Hello to my few and faithful blog readers. I came across this piece on my friend Ben's blog, delighted to find that I had wormed my way into my friend from Idaho's internet maunderings. Read his post entitled "Artistic Liberties," a piece about an adventure taken in the fall of 2000, when we were younger, more adventurous, and for the first time, very far away from home.
Friday, December 16, 2005
Tuesday, December 13, 2005
What does it mean to be on my way "home?" I think my upcoming visit to Winnipeg will tell me a lot about this feeling. Or is it a truth? Indeed homefulness has inspired many an adage, truism, proverb: It's where the heart is. You take it with you. It's where you decide to be. I have learned many of these things for myself, that there is a home in every place, every thing, every idea, and every person I've ever loved. If I live a life of movement through the vistas surrounding me, whether by choice or circumstance, I will have to leave home many more times. I will have to close more doors, I will have to accomodate homelessness, I will have to part with more mugs, picture frames and potted plants. I would rather this perpetual loss than utter isolation, insulation, the locked door of the heart.
Last weekend I was putting eggs florentine in front of my favorite regulars, a gregarious couple, also Vancouver transplants. Robert remarked to me: When you come back to Vancouver for the first time it will then begin to feel like home." I wonder if home is about returning--that sense of the familiar that you begin to hone--about imbedding yourself into a place.
I just finished attending a class on biblical "re-readings" with a Regent College professor, Dave Diewert. The other day, after finishing up my 5am shift at JJ Bean, I grabbed my book and found a cozy corner of the cafe. Dave came in shortly after, and close by, sipping his coffee. It's so easy to ignore people you recognize, laziness the best excuse for not introducing yourself, choosing private comfort over connection. I was glad that I said hello. We sat and chatted for awhile, and many of his own words could've come out of my mouth: "Sometimes when you move from something instead of into something you find yourself asking 'what am I doing here?' " I have asked myself that many times. But then again, the way I understand my surroundings changes every day. So reason isn't really a reliable guide. But then again, neither are feelings. So instead, I am left with placing my trust in the mysterious marriage of the two.
I remarked at how in a city as transient as this one, connection is elusive. The ties that bind us are much more tenuous. How does community happen among exiles and runaways? The modern city: a yawning mouth catching so many errant flies. (see artwork--Jordan Bent--Vancouver artist discovered at November's red-letter Eastside Culture Crawl). When I was twenty years old someone spoke words to me that still reverberate: "The tensions of home and away will be with you your entire life." Yes, the Christian life has its prophecies, divinings, palm-readings of a sort.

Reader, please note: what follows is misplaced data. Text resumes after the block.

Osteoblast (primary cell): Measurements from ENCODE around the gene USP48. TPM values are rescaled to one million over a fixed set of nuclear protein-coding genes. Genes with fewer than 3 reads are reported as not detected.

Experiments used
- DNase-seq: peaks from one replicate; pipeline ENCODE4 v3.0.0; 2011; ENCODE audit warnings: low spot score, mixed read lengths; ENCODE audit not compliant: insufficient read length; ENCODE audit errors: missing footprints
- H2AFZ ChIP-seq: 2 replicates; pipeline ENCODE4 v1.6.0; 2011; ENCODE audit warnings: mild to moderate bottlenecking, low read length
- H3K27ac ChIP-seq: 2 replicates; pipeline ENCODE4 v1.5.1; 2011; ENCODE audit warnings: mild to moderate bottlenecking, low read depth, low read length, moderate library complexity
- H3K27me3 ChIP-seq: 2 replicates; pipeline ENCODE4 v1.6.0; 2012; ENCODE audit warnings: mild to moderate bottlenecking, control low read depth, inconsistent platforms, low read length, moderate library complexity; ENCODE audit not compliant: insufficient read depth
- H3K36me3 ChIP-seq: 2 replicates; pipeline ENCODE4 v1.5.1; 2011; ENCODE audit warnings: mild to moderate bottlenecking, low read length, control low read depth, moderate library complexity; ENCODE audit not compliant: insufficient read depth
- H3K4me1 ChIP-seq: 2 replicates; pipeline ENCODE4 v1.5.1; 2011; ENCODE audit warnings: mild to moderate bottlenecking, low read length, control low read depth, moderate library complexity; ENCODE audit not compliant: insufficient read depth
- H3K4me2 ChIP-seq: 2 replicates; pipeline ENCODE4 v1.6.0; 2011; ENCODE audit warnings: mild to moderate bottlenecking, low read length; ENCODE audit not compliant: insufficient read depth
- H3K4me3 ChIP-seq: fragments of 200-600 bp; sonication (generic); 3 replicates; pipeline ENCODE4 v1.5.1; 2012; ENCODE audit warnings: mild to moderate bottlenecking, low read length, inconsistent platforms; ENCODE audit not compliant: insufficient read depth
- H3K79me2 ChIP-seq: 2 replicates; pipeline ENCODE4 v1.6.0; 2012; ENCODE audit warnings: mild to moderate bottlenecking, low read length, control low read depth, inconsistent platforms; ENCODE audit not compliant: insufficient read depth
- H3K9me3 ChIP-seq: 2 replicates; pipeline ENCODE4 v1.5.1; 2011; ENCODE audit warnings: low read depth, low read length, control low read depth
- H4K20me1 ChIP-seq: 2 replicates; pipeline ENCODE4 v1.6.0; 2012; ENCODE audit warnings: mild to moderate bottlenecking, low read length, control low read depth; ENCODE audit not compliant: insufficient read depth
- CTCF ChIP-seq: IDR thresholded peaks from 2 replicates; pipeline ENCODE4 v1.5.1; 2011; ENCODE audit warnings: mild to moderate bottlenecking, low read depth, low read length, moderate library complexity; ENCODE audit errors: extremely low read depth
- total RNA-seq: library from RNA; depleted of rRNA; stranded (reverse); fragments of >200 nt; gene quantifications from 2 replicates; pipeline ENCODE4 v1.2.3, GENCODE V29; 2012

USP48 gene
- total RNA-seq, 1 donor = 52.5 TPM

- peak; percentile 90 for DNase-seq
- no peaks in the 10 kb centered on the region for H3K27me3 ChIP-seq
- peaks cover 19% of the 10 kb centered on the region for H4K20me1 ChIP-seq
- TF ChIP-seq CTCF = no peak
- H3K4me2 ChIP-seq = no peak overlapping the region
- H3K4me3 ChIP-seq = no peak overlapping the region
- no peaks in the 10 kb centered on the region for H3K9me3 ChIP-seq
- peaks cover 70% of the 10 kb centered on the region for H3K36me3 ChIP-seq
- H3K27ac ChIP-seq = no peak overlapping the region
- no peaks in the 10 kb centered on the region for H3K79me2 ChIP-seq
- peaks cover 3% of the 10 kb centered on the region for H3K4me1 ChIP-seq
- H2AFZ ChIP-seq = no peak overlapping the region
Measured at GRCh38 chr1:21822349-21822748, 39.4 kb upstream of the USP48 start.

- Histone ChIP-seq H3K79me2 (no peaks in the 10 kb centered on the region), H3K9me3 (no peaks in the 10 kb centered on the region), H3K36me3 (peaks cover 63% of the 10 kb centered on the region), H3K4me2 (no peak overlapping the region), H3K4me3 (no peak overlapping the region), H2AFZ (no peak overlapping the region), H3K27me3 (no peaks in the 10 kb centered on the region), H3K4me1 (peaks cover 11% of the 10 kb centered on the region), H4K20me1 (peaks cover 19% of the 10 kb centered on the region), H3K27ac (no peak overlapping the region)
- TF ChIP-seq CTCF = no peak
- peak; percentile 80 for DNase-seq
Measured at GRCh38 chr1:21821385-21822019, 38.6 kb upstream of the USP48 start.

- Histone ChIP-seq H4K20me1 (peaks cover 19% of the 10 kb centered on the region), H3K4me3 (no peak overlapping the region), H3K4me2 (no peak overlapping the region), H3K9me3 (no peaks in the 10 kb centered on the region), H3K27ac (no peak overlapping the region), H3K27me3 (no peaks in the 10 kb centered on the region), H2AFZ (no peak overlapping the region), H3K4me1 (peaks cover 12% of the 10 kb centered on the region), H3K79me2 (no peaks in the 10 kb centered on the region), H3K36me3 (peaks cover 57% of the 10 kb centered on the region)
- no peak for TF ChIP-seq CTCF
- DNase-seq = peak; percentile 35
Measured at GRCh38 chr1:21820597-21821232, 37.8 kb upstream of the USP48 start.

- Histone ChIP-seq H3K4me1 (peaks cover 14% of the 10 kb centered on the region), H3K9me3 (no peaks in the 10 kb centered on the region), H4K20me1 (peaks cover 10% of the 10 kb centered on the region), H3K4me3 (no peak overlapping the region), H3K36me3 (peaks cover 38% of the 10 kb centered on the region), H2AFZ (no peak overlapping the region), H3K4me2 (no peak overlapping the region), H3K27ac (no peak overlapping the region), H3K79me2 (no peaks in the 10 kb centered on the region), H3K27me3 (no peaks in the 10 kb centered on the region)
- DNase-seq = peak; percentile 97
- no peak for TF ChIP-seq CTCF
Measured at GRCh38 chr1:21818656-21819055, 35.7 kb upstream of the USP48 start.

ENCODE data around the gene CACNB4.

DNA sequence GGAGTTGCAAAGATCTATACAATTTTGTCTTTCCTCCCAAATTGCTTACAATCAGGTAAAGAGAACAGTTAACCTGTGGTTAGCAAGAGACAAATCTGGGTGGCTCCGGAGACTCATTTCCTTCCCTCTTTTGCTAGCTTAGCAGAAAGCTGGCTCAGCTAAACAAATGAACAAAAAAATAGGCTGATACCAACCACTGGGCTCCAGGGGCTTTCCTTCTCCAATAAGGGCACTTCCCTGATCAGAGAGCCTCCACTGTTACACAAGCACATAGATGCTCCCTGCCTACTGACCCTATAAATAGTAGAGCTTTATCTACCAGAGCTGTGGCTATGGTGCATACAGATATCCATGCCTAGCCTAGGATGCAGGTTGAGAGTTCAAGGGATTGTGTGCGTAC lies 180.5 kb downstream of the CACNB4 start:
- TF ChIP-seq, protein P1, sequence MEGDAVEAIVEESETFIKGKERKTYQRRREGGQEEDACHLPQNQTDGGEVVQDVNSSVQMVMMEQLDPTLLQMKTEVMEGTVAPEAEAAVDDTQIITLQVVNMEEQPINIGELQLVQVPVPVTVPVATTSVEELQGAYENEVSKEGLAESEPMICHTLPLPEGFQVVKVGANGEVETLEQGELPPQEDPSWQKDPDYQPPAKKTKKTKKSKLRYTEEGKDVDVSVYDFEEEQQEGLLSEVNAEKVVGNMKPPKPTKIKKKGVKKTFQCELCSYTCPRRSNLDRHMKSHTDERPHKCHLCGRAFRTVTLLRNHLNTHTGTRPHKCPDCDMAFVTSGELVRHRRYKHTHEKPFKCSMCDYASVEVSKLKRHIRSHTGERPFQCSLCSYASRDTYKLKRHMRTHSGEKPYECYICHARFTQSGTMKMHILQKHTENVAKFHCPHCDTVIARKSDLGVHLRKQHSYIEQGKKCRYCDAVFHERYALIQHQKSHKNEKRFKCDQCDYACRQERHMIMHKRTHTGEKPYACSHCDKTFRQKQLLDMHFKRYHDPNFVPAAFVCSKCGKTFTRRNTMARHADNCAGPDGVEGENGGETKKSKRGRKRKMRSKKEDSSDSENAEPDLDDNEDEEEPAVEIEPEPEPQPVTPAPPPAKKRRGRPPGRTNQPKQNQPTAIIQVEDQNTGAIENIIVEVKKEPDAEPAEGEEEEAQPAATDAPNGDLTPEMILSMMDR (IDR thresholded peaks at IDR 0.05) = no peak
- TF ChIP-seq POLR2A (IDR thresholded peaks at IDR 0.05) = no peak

The other day at work I was talking with a friend about dreams, and the untapped knowledge latent in them. I was marveling at how much of our life we spend asleep, and I said "we're only really alive for like 45 years! That's scary!" But you're not dead when you're sleeping, she replied. So we're only conscious for half our life. I think of how quick God's people were, in the ancient times, to see a divine hand in their dreams. I think about how science, psycology, pop self-help theories, have co-opted God's canvases for their own mediums. Have arenas where God once played, spoke, danced with us, been stolen for other means?
The sense of freedom I feel right now is tantamount to the options at hand. I heard something in a sermon once, something about how the amount of options available is inverseley proportional to human choice. Translation: the more possibilities, the less actual freedom. It sounds backwards, but the truth is that your choice will end up being more random. If I stand in a bike shop looking out over a potential 1000, my choice will be random. If I stand in front of 4, my decision will be both more informed, and more intimate.
Speaking of bikes, I've finally acquired a "new" one. It's an old Nishiki hybrid. It feels so good to be hybrid myself, again. Adding a genius of a machine to the strength of my body, two efficient wheels to these sticks of legs. To feel the curves and contours of the land underneath me as I circle the sparkling city at 2 am. I feel invincible on a bike. As my bitterness at property crime wanes, I can finally hope that whoever is riding my former two bikes is as happy as I am. And that I am smarter for it.
Everyone needs a happy-list. One to keep around for those days when the soul gets dreary, when a cup of tea isn't enought and friends seem far away. One to remind you of what life is about. I started one once, but I've forgotten where it went. Last Sunday I was perfectly content and begun another in my head: Farmer's markets in December/soup on the stove made from what you already have in the cupboard/an indulgent bath after a run/the smell of lavender/Yo Yo Ma on the stereo/a visit home just around the corner/a new Jean-Pierre Jeunet movie to watch from Marla/dark chocolate in the drawer/three new messages on the phone/a clean bathroom and freshly-done laundry/the smell of beeswax/lapsang souchong tea steaming beside me/moving impossibly slowly.
Current musical obsessions: Over the Rhine and the Innocence Mission. Current favorite lyric: "I'm a mirror, you're a mirror too." (by The Super Furry Animals)
Good thing these blog entried aren't essays, because I definitely do not stick to a thesis! Rather, this is a place to try ideas. Please leave comments on anything I've said, I really value them!